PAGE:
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Anyone Want to Sleep In the Same Bed Where Michael Jackson Died? Here’s Your Chance!

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Dan Steinberg/Associated Press

2011 has seen its share of unlikely music-related items put up for auction, from John Lennon's tooth to the Kid A guitar, but this is easily the most morbid of the bunch: Michael Jackson's deathbed. That's right, the very piece of furniture where Dr. Conrad Murray failed to resuscitate the King of Pop the night Jackson died will be sold to the highest bidder. The queen-size bed is just one of hundreds of items from Jackson's Holmby Hills mansion that will be auctioned off on December 17th by Julien's Auctions.

Oddly, the Julien's Auctions page that's advertising the One Hundred Carolwood Drive Auction doesn't even mention the name "Michael Jackson" anywhere in the announcement. Instead, they make it seem like Jackson's final home was a mini-Louvre: Artwork by Carl Johan Neumann, Robert Gibb, Adolf Schreyer, Henri Emilien Rousseau, and many other art world all-stars will be up for sale. "We want to preserve the history of these items," Julien's president Darren Julien told the AP on why they're isolating the fine art from the fact that the adorned the walls of Michael's final home.

Or, it's because the Jacksons are making sure that Julien's does not profit off their most famous member. "[The Jackson family has] done everything we can to ascertain that items from this address are not being auctioned using Michael's name and likeness to enhance the items' value," Katherine Jackson's lawyer Perry Sanders Jr. said. Still, there will be a handful of Jackson items available: A chalkboard where one of Jackson's children scribbled "I (heart) Daddy. SMILE, it's for free" is expected to fetch about $400. An armoire where Jackson wrote on a mirror, "TRAIN, perfection, March April. FULL OUT May," will also draw bids.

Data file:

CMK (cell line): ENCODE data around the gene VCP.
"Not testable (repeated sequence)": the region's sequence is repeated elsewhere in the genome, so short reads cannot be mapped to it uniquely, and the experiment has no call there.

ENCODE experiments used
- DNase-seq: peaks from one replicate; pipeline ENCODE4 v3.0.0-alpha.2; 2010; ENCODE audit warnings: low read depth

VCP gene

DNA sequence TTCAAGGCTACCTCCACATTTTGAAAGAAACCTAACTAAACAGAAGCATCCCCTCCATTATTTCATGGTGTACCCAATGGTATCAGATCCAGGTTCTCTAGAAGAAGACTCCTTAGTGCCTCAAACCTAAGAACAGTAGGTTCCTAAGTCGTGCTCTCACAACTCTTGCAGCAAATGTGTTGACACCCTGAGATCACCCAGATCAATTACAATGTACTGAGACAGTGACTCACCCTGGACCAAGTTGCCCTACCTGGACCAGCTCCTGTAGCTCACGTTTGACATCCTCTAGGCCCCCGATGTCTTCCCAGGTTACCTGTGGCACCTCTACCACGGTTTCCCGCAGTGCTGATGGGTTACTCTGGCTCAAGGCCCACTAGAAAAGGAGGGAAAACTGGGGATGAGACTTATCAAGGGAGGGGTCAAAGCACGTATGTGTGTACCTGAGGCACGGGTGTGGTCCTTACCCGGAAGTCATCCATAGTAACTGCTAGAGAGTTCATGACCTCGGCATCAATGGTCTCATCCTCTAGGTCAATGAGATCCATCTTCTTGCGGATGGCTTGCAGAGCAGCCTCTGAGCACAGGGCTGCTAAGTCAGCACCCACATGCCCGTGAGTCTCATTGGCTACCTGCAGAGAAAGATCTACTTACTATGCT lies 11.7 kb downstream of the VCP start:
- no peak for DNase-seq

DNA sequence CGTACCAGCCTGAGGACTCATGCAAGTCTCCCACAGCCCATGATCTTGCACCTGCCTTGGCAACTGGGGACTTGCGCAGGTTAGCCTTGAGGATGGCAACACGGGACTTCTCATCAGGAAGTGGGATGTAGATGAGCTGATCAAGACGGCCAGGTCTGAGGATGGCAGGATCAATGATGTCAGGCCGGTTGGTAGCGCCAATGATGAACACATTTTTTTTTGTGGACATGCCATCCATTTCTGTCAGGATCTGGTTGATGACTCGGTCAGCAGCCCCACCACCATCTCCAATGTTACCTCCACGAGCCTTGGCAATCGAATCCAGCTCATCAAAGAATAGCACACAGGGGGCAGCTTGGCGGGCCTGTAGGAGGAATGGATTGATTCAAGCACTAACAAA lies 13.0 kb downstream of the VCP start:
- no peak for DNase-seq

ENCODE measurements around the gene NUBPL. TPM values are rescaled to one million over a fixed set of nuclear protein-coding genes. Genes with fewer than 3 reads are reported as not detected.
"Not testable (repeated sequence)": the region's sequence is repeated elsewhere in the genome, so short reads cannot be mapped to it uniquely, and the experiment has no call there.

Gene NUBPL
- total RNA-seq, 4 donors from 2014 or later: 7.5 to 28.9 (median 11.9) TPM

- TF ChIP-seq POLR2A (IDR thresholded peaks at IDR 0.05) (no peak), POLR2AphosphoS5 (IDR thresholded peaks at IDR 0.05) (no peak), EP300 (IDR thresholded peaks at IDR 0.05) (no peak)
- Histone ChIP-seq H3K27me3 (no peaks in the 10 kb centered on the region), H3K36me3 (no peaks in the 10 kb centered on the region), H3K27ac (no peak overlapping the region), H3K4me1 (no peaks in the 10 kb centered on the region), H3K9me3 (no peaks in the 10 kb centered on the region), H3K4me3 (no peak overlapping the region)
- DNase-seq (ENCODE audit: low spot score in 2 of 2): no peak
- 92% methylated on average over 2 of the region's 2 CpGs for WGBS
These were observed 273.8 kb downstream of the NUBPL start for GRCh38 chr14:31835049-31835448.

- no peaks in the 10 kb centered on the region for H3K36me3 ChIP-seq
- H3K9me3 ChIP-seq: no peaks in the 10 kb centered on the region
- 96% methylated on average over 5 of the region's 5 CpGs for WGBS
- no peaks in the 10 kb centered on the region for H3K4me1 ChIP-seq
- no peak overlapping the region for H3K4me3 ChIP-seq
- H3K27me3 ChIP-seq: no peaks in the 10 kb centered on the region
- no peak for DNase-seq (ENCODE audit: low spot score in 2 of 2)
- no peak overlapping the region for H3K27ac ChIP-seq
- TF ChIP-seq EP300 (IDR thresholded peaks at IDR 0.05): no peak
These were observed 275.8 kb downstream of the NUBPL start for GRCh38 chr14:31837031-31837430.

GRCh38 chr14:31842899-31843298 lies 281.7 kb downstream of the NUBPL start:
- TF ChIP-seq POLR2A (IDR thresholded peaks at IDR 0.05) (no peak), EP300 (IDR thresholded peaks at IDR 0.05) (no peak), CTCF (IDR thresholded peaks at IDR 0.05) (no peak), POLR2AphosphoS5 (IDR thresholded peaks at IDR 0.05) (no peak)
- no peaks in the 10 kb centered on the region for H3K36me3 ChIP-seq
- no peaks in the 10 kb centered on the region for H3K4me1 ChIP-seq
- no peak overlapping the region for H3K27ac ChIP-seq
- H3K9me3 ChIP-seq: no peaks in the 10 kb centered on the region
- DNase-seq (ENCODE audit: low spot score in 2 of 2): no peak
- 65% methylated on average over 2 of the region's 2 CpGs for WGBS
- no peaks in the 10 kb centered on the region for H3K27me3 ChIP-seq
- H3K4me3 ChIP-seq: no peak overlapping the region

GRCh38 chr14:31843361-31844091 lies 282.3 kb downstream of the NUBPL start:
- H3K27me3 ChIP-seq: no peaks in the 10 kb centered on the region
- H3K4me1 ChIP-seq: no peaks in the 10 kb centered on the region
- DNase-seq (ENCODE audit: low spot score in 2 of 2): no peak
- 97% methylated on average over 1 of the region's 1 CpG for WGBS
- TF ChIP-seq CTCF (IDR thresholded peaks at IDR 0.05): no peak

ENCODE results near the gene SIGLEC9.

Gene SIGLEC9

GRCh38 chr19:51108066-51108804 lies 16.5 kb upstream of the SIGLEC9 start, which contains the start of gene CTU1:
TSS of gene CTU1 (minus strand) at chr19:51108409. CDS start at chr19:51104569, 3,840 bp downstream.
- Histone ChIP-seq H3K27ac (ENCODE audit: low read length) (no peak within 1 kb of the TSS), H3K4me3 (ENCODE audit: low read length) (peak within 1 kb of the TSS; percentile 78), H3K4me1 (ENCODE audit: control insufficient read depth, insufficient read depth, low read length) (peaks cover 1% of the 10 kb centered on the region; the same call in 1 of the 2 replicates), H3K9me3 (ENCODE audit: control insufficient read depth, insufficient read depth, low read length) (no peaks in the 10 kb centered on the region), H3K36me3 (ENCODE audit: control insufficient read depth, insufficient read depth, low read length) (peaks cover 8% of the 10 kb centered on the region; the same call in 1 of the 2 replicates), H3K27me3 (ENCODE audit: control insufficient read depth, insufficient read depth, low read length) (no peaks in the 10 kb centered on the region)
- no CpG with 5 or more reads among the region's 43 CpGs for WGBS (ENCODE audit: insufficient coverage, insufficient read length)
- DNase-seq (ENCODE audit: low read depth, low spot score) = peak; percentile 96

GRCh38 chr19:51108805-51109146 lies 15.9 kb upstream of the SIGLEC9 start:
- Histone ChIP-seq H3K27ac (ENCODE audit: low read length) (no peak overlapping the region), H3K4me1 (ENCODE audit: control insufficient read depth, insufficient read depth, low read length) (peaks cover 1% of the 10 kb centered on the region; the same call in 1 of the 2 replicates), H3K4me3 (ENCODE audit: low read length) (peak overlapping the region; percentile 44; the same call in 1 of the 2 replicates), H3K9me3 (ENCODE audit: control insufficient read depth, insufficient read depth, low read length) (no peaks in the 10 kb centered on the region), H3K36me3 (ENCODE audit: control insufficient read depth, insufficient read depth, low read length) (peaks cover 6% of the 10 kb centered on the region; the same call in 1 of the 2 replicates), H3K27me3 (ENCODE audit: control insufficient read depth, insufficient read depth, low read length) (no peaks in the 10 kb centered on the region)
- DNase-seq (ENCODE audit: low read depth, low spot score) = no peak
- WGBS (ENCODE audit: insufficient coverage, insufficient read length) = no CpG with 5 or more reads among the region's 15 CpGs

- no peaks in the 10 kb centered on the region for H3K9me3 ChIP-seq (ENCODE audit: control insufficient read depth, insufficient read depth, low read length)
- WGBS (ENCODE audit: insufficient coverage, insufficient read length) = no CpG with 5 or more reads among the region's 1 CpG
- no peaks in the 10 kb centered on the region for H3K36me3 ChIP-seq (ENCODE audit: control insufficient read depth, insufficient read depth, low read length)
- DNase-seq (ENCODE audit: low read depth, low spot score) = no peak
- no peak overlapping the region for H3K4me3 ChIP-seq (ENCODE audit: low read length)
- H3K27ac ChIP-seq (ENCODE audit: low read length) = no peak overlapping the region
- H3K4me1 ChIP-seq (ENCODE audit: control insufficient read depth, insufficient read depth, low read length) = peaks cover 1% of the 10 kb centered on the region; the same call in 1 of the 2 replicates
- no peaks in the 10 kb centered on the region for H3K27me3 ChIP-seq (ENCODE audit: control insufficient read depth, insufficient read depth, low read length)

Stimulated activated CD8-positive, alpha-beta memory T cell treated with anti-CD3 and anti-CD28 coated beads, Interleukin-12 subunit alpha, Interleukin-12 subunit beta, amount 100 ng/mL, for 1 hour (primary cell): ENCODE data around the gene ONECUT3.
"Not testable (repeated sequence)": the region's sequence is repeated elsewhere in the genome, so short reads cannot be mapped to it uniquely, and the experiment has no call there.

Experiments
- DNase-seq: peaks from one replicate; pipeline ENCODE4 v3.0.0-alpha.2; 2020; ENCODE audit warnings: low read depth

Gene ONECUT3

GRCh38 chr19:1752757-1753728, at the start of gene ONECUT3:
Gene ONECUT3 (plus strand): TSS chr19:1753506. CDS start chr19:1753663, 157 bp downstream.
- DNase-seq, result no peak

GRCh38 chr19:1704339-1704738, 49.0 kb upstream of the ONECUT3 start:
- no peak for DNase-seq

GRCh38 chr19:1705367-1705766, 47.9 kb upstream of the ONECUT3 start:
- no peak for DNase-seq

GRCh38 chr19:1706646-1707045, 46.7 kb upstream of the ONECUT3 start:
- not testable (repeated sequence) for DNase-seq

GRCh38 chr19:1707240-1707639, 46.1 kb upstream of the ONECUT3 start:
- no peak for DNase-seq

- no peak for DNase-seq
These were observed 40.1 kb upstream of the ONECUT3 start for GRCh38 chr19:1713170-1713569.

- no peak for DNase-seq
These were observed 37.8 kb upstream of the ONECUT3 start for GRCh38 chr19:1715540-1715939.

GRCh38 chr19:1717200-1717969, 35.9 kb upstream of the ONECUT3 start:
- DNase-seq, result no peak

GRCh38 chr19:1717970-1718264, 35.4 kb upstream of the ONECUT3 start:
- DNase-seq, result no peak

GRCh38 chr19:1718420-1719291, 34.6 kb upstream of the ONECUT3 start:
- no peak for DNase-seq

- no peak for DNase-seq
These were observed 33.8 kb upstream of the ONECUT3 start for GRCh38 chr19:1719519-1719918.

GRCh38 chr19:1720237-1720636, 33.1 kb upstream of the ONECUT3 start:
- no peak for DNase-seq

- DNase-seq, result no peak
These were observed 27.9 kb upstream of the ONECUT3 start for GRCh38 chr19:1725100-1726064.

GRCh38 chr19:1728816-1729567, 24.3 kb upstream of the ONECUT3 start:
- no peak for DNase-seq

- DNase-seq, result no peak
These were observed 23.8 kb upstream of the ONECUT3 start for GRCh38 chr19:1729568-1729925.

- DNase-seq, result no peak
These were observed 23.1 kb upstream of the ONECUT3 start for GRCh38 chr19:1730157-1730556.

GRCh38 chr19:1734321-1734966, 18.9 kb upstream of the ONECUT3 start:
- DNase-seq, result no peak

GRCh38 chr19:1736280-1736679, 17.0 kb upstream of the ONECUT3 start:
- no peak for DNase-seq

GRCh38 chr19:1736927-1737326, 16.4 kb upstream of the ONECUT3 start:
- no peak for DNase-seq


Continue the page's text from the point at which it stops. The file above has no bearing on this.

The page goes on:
And then there's the bed. There's some infamy to that item, since testimony during the involuntary manslaughter trial of Murray revealed that the physician was administering CPR to Jackson while the singer lay lifelessly on the bed. However, Med School 101 teaches doctors that CPR should take place on a hard surface, like the floor, and not a cushy bed featuring "an elaborately carved and gilded Louis XV headboard (est. $3,000 - $4,000)." Because Murray opted to resuscitate Jackson on the bed, Michael's autopsy revealed he suffered cracked ribs on top of the fatal cardiac arrest. But don't let that gruesome little fact stop you from spending your sleeps on the same mattress that Jackson died on. At least someone made the bed before auctioning it off; here's what the scene of the crime looked like when police investigators descended on 100 Carolwood Drive after Jackson died:

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Photo of Jackson's bed from the Dr. Conrad Murray trial

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